Using your Pocket C.H.I.P as a portable Logic Analyzer

Pocket C.H.I.P + USB Analyzer

So a time ago I purchased a cheap USB Logic Analyzer from eBay that works great with a PC, and it’s been really helpful to debug several projects to date. It uses the Logic software from Saleae as hinted by the label on it, although I am not sure if the device is supposed to be a cheap knockoff of one of the (pricier) genuine Saleae analyzers, or it was just designed to be “Saleae-compatible” and use their software.

Magic in a box

Anyway, this device is perfect for when you are doing lab work with a laptop nearby, or if you have a desktop computer at your bench, but I started wondering if it was possible to make the whole setup a bit more compact and portable for other, less ideal scenarios.

So I thought that perhaps I could use my Pocket C.H.I.P from Next Thing Co that I got from their crowdfunding campaign back in 2015. Since it’s basically a small computer running linux, and Saleae’s software runs on Ubuntu, it wasn’t too far fetched to think that I could make the analyzer work with it.

Now, spoilers; It was easier than I thought.

Disappointingly easy, in fact. I was already prepared to “git” the hell out of whatever library, support framework, driver or module this thing needed to work, and manually compile a bunch of stuff for endless hours into the night, but none of that was needed. I only had to install one, single package. So yeah, It was disappointing, but in a very enjoyable and pleasant way.

Before we begin

Before we start make sure that your Pocket C.H.I.P has working internet connectivity. I also recommend you to get a “stylus” (touch) pen and calibrate your touchscreen with it. While the default calibration is enough to hit the big buttons of the Pocket C.H.I.P “OS” with your fingers, chances are that it won’t be precise enough to hit small menu items in the software we will need to use. You can follow this guide to perform the calibration process.

I’d also advise you to run sudo apt-get update to make sure you’ll be fetching the latest software from the C.H.I.P repositories during installation.

Installing the software

We are going to use sigrok, a popular logic analyzer / oscilloscope software for linux.

To install sigrok on your Pocket C.H.I.P just open a terminal and run sudo apt-get install sigrok. That’s it. That’s all you need to do. I rebooted my Pocket C.H.I.P just in case, and after that was done I was ready to (sig) rock.

Using it

Now you can connect your logic analyzer and execute pulseview from a terminal (it comes with the sigrok software). If you want to check whether your analyzer was recognized by the system you can run lsusb, before running pulseview. It should be listed as one of the connected USB devices. Alternatively you can try sigrok-cli --scan to be extra sure that sigrok has recognized your device.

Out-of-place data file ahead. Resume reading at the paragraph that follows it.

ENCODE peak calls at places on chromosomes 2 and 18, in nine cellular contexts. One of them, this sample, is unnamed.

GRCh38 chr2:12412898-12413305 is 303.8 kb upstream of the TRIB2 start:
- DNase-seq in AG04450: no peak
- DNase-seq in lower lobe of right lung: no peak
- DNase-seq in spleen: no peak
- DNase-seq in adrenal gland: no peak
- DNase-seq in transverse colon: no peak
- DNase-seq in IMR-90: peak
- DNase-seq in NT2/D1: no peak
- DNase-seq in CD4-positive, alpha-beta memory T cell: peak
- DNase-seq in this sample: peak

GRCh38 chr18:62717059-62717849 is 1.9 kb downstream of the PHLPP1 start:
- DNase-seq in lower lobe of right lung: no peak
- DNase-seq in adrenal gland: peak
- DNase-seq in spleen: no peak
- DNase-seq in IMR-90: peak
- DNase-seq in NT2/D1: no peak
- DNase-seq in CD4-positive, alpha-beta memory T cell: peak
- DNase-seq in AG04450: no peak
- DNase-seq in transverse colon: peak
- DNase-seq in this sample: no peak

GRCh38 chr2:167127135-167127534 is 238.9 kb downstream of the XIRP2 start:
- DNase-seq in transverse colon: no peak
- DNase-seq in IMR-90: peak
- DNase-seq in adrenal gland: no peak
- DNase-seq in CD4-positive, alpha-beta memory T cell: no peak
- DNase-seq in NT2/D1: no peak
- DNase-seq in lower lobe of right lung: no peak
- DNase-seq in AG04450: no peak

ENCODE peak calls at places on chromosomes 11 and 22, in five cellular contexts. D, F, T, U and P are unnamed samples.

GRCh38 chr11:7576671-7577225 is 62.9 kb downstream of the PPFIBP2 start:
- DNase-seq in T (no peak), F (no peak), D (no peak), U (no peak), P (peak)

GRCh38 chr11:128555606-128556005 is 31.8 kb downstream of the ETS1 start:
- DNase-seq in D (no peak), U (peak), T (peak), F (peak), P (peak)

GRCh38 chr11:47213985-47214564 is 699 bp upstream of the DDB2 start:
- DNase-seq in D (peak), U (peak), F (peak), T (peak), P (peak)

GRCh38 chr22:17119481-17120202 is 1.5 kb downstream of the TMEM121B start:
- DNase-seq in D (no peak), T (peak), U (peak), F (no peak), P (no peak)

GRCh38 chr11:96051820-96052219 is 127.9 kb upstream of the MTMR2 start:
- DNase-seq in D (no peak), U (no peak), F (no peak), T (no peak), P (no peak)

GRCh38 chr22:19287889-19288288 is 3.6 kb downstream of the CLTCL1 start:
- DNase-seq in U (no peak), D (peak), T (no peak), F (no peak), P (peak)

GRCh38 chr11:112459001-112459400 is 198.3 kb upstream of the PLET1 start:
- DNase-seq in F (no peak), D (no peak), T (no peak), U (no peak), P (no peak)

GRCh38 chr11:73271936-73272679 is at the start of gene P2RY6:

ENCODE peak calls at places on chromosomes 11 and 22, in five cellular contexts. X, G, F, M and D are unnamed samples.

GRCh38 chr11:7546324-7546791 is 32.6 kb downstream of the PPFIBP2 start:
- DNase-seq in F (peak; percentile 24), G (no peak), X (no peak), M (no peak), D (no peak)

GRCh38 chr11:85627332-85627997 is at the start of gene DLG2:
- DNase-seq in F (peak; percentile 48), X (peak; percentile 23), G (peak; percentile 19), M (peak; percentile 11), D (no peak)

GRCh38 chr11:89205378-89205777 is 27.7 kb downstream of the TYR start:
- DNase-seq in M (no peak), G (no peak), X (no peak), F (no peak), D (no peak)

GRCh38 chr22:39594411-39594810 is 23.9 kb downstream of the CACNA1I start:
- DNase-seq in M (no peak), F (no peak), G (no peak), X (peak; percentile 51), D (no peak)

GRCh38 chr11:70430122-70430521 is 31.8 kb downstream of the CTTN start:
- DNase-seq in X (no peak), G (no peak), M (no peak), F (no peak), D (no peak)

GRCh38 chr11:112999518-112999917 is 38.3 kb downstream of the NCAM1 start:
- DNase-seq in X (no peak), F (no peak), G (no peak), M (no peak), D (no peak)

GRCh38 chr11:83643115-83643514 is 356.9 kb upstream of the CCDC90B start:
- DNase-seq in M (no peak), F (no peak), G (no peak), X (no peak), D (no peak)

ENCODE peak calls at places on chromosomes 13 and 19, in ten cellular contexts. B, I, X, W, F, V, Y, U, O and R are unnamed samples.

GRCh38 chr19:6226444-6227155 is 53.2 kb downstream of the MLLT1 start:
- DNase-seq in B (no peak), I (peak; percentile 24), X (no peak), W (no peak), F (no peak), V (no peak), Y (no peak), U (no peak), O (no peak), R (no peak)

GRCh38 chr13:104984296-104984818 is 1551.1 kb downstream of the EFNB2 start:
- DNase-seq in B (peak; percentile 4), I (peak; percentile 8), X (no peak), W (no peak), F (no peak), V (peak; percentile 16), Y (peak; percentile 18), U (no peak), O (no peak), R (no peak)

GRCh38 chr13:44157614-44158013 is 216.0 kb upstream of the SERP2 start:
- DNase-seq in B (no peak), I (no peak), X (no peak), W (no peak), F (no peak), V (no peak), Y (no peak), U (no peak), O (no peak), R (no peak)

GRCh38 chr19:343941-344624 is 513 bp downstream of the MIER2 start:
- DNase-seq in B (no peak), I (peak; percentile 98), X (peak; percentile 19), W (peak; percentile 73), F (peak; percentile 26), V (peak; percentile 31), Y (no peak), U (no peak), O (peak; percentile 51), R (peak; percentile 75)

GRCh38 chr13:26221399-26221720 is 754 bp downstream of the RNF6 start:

Now, granted, Pulseview’s UI barely fits in the tiny low-resolution screen of the Pocket C.H.I.P, and I believe there are some icons that are not being drawn, but it’s quite usable as it is.

Can’t really complain.

In the dropdown box where it says “Demo Device” you should see “Saleae Logic” as one of the options. If that’s not the case go to “File>Connect to Device…” and select the fx2lafw driver. Scanning for devices should make the “Saleae” analyzer appear in the list so you can select it later on the box here.

Once you have done that you can set the sampling frequency and sample buffer size, connect the analyzer probes to your circuit, and hit Run. You can also take this opportunity to re-arrange the menu bars so it’s more usable on the tiny screen. I like to keep the box with the zoom controls floating because it doesn’t obstruct much of the view, and makes zooming in/out easier. You can dock the bar on the left side, vertically, but it’s a bit of a struggle to get it there.

As i said before, some icons seem to be missing, but it’s not THAT terrible. The most important buttons are all perfectly visible.

There are protocol decoders that you can select from the top menu, that will help you decipher and make sense of the signals on the screen, and you can rename and move the signals around to customize your view, so I’d say this is a reasonably good solution for occasional use on the field or if you don’t have space on your bench for a computer next to your work area.

SPI decoder in action.

Despite not being perfect, it’s already 10 times better than using my portable 4-ch DSO with the “logic analyzer app”, which gives you awkward controls and barebones UI with no decoding features (works, though, but it’s far from being enjoyable), so I’m pretty pleased with the results. It doesn’t beat connecting the analyzer to a full-blown computer but it definitely gets the job done.

It’s also interesting that Sigrok (and Pulseview) supports different capture devices from many manufacturers, and it actually recognizes my Rigol DS1052E DSO as a 2-channel source. But testing how that works, and whether it adds something to the experience, is material for another post, and another day.

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